Democracy and Direct Action: An interview with Edinburgh University's new student president James McAsh
In the same week that Peter McColl was installed as Rector of Edinburgh University, Bright Green’s friend and occasional contributor James McAsh was elected as the new president of Edinburgh University Students Association. After the election, I caught up with McAsh – a member of the Green Party, and a self-described anti-capitalist with a history of participating in direct action – to talk about politics, the left, and the next steps for the student movement.
Compared to his predecessor Matt McPherson, who is a special constable in the local police force, McAsh looks like quite the radical leftist – something that student newspaper The Journal satirised in an April Fools article portraying him as a communist dictator. At the centre of his election campaign was a pledge to fight for the return of free higher education (“which is what the NUS used to stand for and now don’t”), and for the university to be run in a more democratic way. He sums up main themes of his campaign as “very big political issues, but which anyone could very immediately relate to in their own lives”.
Last year McAsh stood against McPherson and lost, so is the fact that he won this year part of a trend towards electing left-wing sabbatical officers? McAsh seems to think so. “Last year there was one member of the left-wing bloc [who] won; this year two, maybe next year three, the year after four – who knows? But I think even within people who’ve been involved for quite a long time are becoming more active, more political, engaging in more direct action.”
While he thinks that this is a positive sign, he clarifies that: “it’s not just about getting lefties elected, it’s about a change in the culture.” However, a culture change like this is bound to have political casualties – in this case, Labour Students. “At the moment I don’t know of any Labour Student sabbaticals coming in next year (there might be some, but I don’t know of any), and at one point they ran NUS Scotland completely, so that is more than just an Edinburgh phenomenon.”
But this rejection of the mainstream parties isn’t confined to students. “You see results like George Galloway’s result in the most recent by-election, where he won 55% of of the popular vote. I’m no supporter of George Galloway myself, but it does say quite a lot about people’s rejection of the coalition government, but also the official opposition in the form of the Labour Party. There is widespread discontent with mainstream parties and the neoliberal agenda, but I don’t think that’s been formed into consistent and coherent opposition to that at the moment. That’s the next big task, I think.”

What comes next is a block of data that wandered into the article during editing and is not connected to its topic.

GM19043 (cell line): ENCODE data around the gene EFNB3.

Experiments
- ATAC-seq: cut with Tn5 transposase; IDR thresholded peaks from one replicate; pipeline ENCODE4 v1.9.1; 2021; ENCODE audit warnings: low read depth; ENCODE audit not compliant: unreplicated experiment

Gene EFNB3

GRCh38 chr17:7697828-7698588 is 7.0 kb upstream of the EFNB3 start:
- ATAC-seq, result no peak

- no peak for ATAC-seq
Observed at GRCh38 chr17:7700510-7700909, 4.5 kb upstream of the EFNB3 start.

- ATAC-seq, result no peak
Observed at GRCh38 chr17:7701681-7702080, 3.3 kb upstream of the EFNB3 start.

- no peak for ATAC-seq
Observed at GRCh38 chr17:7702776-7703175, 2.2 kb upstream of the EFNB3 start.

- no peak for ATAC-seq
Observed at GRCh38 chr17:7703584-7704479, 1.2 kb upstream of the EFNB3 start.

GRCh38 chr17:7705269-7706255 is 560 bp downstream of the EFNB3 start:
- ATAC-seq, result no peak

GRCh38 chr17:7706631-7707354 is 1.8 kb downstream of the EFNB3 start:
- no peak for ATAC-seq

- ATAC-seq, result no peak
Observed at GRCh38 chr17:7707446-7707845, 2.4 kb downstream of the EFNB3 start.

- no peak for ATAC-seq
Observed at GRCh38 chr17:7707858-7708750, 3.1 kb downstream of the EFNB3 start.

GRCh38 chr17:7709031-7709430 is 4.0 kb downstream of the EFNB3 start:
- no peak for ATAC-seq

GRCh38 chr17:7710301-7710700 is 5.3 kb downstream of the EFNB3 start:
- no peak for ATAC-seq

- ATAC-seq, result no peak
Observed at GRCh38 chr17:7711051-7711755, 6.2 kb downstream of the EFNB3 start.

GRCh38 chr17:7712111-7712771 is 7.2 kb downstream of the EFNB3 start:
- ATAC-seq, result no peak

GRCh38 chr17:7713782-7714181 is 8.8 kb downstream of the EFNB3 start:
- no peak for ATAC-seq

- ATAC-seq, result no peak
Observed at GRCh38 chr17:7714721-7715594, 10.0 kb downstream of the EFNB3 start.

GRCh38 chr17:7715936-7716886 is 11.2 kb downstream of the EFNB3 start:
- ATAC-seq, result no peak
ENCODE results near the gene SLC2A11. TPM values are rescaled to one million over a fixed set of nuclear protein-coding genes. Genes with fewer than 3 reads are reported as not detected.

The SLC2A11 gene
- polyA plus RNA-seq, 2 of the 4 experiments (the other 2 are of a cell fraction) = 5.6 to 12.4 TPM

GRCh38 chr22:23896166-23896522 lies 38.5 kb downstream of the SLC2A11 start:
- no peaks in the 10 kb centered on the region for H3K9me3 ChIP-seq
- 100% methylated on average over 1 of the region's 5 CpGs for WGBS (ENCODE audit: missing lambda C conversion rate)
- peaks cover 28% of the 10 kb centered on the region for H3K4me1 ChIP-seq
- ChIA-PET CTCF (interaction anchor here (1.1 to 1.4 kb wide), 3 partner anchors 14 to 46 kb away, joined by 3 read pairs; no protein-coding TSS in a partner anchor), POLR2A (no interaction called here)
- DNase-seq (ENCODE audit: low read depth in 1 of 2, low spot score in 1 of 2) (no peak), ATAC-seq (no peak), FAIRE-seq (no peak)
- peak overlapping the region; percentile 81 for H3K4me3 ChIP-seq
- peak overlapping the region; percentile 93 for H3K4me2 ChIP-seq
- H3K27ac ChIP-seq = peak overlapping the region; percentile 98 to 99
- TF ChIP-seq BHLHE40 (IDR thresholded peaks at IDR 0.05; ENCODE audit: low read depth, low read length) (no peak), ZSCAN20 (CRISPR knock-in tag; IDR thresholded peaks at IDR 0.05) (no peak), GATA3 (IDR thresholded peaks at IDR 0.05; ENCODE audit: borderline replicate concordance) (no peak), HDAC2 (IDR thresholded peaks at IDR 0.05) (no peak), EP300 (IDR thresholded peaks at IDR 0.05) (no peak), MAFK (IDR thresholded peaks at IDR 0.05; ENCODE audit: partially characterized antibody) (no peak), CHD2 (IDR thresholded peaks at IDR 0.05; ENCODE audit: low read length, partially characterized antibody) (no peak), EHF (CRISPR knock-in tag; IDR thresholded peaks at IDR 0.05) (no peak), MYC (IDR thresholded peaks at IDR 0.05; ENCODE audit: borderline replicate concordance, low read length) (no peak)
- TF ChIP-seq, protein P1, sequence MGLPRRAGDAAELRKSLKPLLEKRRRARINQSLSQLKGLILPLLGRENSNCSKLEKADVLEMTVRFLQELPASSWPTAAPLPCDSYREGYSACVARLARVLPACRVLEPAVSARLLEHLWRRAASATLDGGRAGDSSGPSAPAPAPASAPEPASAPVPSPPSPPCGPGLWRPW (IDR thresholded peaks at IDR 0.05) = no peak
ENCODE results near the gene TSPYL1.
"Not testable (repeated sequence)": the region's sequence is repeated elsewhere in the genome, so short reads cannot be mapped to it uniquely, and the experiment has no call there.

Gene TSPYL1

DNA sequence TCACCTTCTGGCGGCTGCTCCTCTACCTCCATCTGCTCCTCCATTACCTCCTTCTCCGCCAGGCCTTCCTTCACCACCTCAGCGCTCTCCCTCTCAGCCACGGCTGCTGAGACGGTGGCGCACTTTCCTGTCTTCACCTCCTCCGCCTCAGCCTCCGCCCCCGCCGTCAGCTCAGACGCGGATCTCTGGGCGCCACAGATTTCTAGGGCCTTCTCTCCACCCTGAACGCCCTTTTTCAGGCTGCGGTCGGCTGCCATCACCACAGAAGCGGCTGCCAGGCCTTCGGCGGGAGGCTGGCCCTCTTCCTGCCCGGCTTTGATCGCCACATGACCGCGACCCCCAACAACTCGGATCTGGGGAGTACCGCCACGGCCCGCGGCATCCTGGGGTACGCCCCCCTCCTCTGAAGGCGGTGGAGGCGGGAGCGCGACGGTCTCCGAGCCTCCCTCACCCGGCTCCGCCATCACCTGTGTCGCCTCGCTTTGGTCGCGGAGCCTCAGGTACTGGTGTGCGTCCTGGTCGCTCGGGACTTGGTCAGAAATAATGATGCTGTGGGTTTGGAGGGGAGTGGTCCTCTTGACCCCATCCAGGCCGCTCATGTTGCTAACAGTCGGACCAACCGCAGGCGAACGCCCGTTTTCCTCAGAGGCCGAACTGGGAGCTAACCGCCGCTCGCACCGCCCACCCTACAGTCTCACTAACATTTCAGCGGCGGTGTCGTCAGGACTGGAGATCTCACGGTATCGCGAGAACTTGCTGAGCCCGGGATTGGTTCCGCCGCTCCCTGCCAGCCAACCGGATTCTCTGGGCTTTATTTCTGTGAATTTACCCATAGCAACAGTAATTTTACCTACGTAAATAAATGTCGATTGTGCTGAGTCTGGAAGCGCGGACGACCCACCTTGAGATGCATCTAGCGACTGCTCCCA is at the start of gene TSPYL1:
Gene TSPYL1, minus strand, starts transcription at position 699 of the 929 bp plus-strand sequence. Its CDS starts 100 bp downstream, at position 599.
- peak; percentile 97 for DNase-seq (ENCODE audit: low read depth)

It is indeed a big task, but it’s one which McAsh thinks students have a central role in. “[In] the winter of 2010, the student movement, with events around Millbank and the week following from that, inspired the trade union movement too… The trade union movement is much more critical in controlling how the government works and how society is shaped, but we as students tend to have a lot more time and are able to be more radical.” While others are becoming disillusioned with the unions, McAsh maintains a qualified optimism, and is keen to work alongside them in the future. “The trade unions haven’t really lived up to their potential by any means, and even their potential is also limited by the constraints of the system that they work within, but I think that they are a vital tool that we do have to be using, as anti-capitalists.”
Capitalism is a subject which comes up several times during my conversation with McAsh, who is just a few weeks away from completing his degree in Politics and Economics. “I think in the best of times, capitalism doesn’t work; in the worst of times it’s very painstakingly clear how it doesn’t work and how the system needs to change. Particularly in the issues facing young people as a generation: graduate unemployment, youth unemployment, tuition fees, the withdrawal of EMA, withdrawal of pensions.”
So is this a generational issue? “Well, I wouldn’t say it’s limited to a generation – first of all it’s a class issue. I think the richest in our society, regardless of their age, are not really feeling the effects of the global crisis, but I do think there is a generation aspect to it, in the same way that there’s a gender aspect and a racial aspect. The welfare provision that we’ve grown accustomed to is being withdrawn, and much more rapidly for the younger people.”
Unsurprisingly for a student activist, McAsh sees the privatisation of higher education as a major issue, but is quick to draw parallels between the difficulties students face, and the experiences of the many thousands of young unemployed people who’ve never set foot inside a university. “Someone from England paying £9000 to go to a prestigious university like Edinburgh seems a very long way away from someone who finished school and now can’t find a job. I wouldn’t want to say that the two are the same, but it is vital that we do link these struggles. Finding ways to link the struggles together is really critical; the question of how to do that is I think a much bigger one, and I’m not sure that I have a simple answer for that.”
He may not have all of the answers, but McAsh is convinced of the kind of tactics that the student movement should be using. “If you don’t use direct action, then you’re essentially talking about inaction. Change doesn’t happen from asking the people with the power to do us favours; change happens from forcing people with the power to do things.
“It’s not about making requests, it’s about doing things ourselves. Often direct action can mean creating more formalised democratic structures, which I think are things we need to be fighting for within our universities firstly, but also within the entire economy.”
Photo from EUSA